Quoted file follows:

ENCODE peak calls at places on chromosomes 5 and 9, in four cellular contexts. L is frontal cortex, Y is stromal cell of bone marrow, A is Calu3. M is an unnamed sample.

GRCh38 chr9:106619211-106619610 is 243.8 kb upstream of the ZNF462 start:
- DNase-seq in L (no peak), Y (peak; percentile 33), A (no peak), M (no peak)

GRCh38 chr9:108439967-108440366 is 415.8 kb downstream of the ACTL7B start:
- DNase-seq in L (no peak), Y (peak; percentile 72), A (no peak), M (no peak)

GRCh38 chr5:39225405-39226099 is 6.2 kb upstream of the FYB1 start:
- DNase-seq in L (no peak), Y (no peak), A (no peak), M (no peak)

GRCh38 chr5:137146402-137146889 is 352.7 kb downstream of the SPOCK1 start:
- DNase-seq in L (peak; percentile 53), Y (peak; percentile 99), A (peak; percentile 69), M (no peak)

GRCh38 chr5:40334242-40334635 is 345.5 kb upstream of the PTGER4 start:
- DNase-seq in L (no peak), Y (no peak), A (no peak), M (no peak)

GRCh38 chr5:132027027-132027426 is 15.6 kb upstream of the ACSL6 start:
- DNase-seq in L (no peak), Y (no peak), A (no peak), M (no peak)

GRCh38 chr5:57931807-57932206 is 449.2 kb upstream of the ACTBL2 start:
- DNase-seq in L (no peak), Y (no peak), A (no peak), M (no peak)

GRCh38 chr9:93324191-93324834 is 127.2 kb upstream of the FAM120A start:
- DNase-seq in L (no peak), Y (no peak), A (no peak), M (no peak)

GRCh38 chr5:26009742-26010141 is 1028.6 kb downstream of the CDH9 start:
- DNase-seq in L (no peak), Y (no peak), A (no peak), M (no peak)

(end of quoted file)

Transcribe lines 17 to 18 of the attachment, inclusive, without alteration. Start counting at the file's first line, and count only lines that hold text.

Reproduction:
- DNase-seq in L (no peak), Y (no peak), A (no peak), M (no peak)

GRCh38 chr5:26009742-26010141 is 1028.6 kb downstream of the CDH9 start: